User research doesn’t just build a better website, it creates a better experience with your company and your brand.
As part of a new global website project, I conducted user research on the existing site using a combination of interviews and observation. Because the users were across the world, I held the sessions remotely and used screen-sharing and recording technology. While in-person research would have been ideal, this approach was a great lower-cost, fast alternative to gather the essential user input to create a successful new design.
There was one user, Don, gregarious and likeable, whose session was particularly memorable. Don was a customer of the client and had sold their equipment through distribution for years. He loved the company’s machines but hated its website.
Don wanted to share a frustrating experience trying to find equipment on the website for a model he had sold the week before. Using remote screen-sharing, I watched his actions on-screen, his mouse circling around the web page, while he talked me through his process of searching for the product.
He knew the model number and what it looked like, but the model page was nested under several other category pages. He didn’t know what to pick because the categories and labels didn’t make sense to him. Don compared the equipment pictures, trying to decide, saying “it looks something like this,” guessing and navigating forward and back. “That’s not it. It must be one of these,” he groaned at the site’s speed, urging it to load faster as his frustration grew. “Come on, hello? Where is the darn thing? I just sold one!” He clicked on, determined, and commented that he never uses the site search because he “can never put in the right words to get it to work.”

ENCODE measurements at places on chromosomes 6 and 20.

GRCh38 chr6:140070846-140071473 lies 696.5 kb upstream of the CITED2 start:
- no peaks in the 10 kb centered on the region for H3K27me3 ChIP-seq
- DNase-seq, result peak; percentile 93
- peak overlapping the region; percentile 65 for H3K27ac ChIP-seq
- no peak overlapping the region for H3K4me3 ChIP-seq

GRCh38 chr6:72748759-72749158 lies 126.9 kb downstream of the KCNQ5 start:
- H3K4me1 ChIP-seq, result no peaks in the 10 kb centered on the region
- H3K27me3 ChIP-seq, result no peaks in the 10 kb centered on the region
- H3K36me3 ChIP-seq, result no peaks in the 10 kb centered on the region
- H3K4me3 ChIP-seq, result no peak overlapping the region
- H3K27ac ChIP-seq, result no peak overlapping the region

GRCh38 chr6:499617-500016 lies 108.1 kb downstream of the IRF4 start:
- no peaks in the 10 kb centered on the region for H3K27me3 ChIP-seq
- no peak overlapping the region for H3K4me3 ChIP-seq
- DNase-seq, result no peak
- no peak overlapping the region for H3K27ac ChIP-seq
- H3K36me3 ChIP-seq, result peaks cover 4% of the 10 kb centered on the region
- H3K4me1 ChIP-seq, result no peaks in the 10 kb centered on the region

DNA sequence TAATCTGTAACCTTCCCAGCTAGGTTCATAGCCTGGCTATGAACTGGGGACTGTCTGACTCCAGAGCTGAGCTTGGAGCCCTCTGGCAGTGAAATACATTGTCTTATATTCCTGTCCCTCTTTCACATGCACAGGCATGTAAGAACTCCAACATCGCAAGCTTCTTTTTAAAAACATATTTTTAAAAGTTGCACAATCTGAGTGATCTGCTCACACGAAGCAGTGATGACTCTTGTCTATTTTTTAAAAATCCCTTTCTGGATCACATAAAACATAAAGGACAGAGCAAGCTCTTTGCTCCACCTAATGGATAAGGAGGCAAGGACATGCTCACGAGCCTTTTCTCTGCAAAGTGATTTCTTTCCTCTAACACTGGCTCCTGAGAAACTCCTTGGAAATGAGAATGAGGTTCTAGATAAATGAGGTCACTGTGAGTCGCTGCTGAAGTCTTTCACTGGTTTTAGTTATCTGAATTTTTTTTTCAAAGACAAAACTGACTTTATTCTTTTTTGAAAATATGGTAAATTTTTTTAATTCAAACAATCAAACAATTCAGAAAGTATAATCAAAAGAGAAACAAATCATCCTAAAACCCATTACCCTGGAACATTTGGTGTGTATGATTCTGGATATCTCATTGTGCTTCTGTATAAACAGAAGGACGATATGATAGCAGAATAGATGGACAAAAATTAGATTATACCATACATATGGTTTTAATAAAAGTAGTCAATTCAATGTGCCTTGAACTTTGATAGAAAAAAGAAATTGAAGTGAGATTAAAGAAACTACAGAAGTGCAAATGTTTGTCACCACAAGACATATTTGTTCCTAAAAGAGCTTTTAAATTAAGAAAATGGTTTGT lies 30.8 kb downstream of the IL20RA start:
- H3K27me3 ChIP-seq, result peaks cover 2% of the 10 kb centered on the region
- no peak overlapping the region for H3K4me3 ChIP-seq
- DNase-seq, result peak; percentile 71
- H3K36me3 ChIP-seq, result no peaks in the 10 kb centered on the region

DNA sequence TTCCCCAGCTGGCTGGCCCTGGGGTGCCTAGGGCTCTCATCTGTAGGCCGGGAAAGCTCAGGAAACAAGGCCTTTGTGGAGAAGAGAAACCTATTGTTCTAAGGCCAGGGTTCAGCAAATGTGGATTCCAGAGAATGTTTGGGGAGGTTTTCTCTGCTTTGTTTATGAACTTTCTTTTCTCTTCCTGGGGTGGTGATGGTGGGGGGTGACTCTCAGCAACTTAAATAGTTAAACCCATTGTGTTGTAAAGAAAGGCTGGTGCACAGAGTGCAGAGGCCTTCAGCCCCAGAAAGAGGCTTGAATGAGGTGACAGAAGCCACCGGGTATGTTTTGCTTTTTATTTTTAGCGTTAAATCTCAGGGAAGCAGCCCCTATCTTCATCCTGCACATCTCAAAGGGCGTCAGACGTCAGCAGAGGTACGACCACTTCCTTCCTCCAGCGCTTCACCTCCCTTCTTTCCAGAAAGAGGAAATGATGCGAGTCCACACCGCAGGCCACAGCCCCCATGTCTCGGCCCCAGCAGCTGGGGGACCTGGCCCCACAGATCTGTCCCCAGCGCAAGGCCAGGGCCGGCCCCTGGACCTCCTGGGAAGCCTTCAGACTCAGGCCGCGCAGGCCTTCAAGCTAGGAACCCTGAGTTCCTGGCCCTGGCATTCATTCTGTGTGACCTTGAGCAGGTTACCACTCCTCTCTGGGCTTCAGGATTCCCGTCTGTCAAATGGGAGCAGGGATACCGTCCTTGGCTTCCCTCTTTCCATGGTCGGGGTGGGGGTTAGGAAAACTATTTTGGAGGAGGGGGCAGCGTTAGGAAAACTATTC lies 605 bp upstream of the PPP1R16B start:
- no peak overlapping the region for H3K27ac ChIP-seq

Don took 16 steps to try and find the model, and in the end, he gave up. When I asked him about his first experience he replied, “I never found it on the website. I found it in the book [printed catalog] and called the company instead. It was just easier.”
In a real situation, a site visitor would not try so hard ─ he or she would give up and leave. This is why user research is so important. Seeing what people do on a site, versus what they say they would do, can make the difference between an intuitive design and an abandoned visit. If you want to improve the user experience on your site, you have to include research with the people you are designing it for. And that’s not you, your marketing team or your agency (including me).
Don, and other users like him, helped validate the new home page design, navigation and site features. The elusive model, which he never found in 16 steps, can now be accessed through one action on the home page. Or, it can be discovered through five different site paths, so regardless of product knowledge, nomenclature or categorization, anyone can find what they need.
During these sessions, I learned about people’s mental models, terms and expectations for the new site. The user research allowed me to create a solution that was not just usable but truly useful. I saw and felt users’ frustrations first-hand, driving our design teams to improve the experience.
It is not the user’s job to understand your company, its terms and organization to figure out how to get your website to work for them. It is your job to understand users and design a site that is made for them.